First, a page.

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About this collection

The Great Salem Fire of 1914 significantly impacted the city of Salem, Massachusetts.  On June 25, an explosion occurred at the Korn Leather Factory, an unsprinklered factory at 57 Beacon Street.  This section of town, also known as Blubber Hollow, was home to a thriving leather industry, which never recovered after the fire.  The explosion started a fire that spread rapidly and destroyed more than 250 acres of land and 1,376 buildings in the city.  Twenty thousand individuals, many of whom were immigrants, were displaced from their homes and more than ten thousand individuals lost their jobs due to the destruction of many businesses.  Much of the damage occurred in The Point district of the city; the historic district of Salem was saved due to a change in the wind direction.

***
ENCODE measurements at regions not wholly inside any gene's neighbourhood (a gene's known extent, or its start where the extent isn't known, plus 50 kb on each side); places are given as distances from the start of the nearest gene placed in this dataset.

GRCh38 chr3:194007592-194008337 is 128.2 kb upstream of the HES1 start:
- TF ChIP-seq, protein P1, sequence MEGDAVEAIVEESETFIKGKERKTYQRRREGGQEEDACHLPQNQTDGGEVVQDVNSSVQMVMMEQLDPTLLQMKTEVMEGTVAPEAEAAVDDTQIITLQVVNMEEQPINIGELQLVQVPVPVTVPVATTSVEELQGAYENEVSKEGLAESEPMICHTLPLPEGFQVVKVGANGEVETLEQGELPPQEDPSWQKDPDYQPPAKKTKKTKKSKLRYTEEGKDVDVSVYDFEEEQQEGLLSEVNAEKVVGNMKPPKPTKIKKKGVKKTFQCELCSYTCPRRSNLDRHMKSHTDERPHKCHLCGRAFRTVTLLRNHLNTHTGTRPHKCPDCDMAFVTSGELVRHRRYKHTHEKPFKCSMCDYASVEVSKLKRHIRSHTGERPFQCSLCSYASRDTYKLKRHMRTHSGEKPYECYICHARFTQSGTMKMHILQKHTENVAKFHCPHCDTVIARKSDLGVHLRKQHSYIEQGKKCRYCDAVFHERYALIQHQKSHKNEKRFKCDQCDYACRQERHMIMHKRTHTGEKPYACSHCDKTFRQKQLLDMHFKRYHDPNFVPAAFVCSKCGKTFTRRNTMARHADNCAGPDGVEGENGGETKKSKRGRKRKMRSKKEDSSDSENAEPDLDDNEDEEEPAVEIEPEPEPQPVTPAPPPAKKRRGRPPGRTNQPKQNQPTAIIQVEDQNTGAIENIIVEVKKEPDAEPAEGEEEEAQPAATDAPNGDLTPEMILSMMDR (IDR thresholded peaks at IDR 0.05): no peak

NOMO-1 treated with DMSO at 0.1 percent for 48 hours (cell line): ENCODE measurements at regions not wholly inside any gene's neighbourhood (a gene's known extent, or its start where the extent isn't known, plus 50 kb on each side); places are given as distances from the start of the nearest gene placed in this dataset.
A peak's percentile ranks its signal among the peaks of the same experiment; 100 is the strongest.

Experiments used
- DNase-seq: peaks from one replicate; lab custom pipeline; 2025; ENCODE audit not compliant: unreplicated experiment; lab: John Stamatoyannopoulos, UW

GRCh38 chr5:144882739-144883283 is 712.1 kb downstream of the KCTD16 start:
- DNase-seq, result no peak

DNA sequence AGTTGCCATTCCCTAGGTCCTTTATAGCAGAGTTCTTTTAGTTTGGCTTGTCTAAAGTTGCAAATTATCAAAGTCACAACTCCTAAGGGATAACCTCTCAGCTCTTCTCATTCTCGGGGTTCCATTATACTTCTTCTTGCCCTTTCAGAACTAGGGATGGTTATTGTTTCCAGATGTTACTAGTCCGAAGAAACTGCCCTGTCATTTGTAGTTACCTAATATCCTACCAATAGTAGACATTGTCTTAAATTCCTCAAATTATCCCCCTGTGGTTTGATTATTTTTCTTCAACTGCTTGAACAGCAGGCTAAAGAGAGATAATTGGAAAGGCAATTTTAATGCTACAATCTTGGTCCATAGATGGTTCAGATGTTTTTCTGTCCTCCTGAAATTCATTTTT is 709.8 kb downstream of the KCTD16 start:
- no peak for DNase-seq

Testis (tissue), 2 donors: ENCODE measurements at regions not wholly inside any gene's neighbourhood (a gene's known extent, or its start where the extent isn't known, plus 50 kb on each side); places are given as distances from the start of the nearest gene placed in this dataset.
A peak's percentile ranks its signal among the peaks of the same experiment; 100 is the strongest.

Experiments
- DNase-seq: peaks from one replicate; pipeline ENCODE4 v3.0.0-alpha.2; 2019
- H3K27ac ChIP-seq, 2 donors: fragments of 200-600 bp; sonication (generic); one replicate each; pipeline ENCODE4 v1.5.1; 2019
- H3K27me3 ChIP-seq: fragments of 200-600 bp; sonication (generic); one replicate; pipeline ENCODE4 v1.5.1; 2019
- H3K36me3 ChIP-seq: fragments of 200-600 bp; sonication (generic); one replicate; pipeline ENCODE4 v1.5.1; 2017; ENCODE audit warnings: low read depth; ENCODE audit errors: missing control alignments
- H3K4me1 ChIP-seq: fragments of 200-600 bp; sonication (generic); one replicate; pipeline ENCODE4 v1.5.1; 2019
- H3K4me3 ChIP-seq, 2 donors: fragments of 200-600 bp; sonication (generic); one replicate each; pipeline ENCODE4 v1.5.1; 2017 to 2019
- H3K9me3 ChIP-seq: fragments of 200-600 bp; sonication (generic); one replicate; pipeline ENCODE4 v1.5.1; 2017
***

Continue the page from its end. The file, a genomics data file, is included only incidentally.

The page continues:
This collection, created to honor the centennial of the fire, displays 150 images that depict the burned district before the fire; the conflagration and how it spread; fire-fighting efforts and images of the Salem Fire Department and its equipment; the ruins and destruction caused by the fire; the plight of the homeless and relief efforts to assist them; and the reconstruction and redevelopment of the city. Improvements in technology provided opportunities to extract details from images that were not readily seen at the time the images were created; the collection includes several detail images.  Captions identifying street names use the names current at the time of the fire.  All images include a negative number.  When possible, the name of the photographer has been identified. 

 

 

 
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